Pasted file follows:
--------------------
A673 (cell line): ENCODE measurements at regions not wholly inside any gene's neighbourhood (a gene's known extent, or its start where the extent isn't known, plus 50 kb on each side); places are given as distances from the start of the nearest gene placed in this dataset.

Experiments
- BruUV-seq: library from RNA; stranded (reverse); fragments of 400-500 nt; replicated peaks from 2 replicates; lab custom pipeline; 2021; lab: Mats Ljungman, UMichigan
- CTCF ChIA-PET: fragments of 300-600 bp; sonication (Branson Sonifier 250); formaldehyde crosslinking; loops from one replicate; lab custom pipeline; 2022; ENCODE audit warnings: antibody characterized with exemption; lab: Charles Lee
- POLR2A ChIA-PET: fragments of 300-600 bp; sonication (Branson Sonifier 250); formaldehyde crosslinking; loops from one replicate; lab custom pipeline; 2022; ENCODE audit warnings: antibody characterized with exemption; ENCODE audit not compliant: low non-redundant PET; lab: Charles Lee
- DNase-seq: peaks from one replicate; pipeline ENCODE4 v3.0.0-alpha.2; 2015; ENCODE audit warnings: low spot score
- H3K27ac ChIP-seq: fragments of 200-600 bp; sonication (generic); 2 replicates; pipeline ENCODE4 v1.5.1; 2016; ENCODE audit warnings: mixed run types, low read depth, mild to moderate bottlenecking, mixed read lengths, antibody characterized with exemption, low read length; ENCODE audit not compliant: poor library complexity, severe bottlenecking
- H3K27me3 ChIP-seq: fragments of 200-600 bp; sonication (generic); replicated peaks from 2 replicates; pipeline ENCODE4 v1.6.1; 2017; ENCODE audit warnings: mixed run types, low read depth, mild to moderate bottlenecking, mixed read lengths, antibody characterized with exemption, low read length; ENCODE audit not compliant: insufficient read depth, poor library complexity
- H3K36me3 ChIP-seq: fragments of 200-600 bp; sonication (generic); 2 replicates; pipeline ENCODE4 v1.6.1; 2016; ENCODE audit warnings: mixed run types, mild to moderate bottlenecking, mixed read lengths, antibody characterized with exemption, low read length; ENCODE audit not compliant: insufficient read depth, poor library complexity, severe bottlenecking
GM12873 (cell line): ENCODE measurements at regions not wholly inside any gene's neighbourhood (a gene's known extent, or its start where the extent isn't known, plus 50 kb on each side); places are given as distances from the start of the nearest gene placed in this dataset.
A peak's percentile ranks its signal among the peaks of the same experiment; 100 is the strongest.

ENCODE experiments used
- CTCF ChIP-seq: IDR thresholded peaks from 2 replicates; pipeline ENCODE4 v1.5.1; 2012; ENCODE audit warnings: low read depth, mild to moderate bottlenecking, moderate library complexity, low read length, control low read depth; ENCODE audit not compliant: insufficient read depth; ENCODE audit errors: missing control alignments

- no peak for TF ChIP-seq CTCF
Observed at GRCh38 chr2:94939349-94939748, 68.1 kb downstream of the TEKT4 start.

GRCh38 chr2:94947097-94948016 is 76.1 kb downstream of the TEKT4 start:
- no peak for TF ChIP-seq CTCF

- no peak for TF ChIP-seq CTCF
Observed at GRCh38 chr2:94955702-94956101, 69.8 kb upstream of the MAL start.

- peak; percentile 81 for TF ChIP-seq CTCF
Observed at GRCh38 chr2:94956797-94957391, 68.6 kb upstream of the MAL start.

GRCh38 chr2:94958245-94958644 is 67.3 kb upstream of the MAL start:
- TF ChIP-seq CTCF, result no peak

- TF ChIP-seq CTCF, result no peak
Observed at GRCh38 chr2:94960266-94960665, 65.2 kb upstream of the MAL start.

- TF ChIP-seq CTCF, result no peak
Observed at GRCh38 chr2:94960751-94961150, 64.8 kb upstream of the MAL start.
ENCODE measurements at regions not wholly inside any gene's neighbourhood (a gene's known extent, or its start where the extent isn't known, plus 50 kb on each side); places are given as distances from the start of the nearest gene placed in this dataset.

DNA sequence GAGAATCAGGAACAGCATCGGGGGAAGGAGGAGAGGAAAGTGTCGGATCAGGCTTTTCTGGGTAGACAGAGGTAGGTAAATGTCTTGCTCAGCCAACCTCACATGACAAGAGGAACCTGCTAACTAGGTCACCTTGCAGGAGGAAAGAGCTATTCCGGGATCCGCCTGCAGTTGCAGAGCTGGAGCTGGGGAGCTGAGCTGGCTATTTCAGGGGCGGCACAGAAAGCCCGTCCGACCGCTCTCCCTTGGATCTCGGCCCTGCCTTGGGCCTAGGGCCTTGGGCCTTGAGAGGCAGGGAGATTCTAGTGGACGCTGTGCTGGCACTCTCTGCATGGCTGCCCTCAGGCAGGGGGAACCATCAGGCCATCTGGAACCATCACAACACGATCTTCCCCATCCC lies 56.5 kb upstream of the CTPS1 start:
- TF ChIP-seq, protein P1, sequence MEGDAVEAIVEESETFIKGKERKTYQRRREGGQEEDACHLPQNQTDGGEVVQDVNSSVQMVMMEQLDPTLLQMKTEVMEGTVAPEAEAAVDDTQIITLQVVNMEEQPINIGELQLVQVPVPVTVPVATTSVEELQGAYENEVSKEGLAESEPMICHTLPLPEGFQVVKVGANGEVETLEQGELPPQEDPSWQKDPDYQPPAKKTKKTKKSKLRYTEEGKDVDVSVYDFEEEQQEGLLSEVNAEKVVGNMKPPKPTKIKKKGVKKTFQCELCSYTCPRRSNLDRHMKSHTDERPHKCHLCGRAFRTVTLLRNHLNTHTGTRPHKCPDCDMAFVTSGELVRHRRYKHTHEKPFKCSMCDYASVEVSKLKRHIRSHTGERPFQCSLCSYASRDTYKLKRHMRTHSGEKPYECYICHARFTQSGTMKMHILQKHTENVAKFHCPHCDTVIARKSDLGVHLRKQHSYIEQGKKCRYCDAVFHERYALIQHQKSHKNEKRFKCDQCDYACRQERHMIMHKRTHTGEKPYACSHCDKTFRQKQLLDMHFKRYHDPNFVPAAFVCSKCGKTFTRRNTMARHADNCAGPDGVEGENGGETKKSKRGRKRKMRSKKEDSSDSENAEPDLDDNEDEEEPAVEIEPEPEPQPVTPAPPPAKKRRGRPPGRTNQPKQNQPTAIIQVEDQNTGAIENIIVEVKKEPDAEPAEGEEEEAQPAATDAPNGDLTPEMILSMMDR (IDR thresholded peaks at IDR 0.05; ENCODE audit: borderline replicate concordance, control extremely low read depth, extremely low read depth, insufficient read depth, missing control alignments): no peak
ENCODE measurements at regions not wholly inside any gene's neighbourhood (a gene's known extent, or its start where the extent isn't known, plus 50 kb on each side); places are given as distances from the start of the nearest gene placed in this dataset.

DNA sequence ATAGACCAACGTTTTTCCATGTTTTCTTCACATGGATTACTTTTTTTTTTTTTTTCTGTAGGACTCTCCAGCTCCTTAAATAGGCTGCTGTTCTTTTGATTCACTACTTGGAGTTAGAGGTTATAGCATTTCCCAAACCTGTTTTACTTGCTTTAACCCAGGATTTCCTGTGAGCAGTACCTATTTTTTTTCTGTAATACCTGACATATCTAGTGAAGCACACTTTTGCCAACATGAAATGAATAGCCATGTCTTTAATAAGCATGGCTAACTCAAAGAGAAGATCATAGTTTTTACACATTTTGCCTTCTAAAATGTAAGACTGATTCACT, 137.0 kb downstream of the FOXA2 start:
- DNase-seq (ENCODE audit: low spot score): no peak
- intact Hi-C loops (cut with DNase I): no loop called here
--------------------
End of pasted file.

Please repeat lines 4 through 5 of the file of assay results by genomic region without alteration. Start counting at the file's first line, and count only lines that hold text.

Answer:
- CTCF ChIA-PET: fragments of 300-600 bp; sonication (Branson Sonifier 250); formaldehyde crosslinking; loops from one replicate; lab custom pipeline; 2022; ENCODE audit warnings: antibody characterized with exemption; lab: Charles Lee
- POLR2A ChIA-PET: fragments of 300-600 bp; sonication (Branson Sonifier 250); formaldehyde crosslinking; loops from one replicate; lab custom pipeline; 2022; ENCODE audit warnings: antibody characterized with exemption; ENCODE audit not compliant: low non-redundant PET; lab: Charles Lee